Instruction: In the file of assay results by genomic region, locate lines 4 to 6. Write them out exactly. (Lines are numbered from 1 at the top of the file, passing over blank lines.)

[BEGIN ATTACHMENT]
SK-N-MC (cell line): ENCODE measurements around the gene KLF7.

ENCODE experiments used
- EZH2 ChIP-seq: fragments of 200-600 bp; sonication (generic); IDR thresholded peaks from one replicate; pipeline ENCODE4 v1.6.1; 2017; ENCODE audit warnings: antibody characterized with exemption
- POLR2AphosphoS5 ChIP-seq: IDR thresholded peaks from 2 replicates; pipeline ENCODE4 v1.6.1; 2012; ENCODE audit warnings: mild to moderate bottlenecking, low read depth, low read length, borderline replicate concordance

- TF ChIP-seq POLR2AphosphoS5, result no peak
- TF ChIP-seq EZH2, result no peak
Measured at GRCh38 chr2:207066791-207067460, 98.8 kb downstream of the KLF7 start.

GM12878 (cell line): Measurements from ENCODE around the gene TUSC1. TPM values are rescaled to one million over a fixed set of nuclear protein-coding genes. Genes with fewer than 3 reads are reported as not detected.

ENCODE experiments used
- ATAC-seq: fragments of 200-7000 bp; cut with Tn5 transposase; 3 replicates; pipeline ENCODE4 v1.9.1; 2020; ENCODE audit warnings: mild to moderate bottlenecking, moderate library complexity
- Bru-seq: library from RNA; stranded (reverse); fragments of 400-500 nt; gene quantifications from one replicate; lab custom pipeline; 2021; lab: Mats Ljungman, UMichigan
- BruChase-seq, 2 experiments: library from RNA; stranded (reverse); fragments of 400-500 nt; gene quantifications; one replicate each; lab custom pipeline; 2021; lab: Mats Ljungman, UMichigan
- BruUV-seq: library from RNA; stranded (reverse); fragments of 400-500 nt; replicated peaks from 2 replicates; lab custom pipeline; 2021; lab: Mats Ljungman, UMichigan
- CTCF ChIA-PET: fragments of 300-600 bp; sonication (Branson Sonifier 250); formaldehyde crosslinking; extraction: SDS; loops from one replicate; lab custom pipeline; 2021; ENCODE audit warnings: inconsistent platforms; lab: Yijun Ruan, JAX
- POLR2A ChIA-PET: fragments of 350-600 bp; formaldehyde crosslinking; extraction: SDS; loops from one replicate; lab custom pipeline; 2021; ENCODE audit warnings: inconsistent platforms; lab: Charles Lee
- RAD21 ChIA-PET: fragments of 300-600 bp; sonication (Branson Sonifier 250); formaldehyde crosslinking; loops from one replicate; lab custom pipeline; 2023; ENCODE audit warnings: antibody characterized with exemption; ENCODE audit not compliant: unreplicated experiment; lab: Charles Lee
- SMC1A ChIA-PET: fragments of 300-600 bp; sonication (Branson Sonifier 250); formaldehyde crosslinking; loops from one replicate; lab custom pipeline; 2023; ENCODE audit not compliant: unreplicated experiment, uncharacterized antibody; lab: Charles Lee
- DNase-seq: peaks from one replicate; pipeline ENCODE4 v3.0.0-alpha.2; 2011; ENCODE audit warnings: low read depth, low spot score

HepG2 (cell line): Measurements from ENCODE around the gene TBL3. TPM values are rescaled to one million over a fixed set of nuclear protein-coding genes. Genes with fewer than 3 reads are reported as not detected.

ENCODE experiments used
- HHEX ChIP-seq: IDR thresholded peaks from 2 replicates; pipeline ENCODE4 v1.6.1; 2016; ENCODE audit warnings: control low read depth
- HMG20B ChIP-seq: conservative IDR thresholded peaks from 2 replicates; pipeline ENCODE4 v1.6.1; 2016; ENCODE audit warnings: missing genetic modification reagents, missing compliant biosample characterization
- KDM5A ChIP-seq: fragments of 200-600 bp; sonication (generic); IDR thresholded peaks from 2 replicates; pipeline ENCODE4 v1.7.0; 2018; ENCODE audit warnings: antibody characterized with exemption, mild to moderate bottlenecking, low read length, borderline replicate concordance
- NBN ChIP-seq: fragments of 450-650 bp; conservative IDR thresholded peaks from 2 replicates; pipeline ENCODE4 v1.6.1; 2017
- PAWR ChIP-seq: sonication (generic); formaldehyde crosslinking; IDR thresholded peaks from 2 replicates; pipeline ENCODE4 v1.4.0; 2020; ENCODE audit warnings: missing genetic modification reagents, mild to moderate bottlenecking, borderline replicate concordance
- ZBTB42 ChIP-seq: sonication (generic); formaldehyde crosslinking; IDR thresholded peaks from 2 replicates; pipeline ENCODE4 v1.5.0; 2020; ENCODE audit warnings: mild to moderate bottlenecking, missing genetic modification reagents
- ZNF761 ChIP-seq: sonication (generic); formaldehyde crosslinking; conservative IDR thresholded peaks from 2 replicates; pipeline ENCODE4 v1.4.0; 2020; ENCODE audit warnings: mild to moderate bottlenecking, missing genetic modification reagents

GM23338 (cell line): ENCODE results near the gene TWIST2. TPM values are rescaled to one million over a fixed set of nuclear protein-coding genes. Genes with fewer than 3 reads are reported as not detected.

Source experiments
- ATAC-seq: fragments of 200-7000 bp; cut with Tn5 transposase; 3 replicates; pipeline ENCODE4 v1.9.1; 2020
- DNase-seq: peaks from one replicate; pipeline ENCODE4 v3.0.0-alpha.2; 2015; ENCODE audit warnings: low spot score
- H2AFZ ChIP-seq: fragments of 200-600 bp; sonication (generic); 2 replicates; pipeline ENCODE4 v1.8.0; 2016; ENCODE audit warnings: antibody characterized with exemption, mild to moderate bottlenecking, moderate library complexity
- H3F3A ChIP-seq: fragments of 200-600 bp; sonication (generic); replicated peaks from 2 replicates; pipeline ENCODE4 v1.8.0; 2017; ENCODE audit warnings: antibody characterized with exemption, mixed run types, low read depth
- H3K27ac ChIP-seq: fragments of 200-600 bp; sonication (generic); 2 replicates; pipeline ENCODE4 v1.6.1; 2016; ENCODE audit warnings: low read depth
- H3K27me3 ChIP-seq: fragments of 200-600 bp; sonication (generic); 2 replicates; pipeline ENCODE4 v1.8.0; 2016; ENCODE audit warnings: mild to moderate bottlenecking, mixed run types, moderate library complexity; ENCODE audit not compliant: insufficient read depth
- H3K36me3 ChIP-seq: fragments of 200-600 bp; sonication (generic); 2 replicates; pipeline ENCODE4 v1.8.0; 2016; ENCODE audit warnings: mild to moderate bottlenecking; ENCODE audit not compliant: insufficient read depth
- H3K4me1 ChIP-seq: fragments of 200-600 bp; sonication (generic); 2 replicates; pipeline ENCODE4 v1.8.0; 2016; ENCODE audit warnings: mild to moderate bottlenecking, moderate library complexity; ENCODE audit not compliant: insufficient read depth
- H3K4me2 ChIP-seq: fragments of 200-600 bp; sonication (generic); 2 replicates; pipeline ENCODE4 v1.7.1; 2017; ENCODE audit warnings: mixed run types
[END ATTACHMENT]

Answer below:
- POLR2AphosphoS5 ChIP-seq: IDR thresholded peaks from 2 replicates; pipeline ENCODE4 v1.6.1; 2012; ENCODE audit warnings: mild to moderate bottlenecking, low read depth, low read length, borderline replicate concordance

- TF ChIP-seq POLR2AphosphoS5, result no peak
- TF ChIP-seq EZH2, result no peak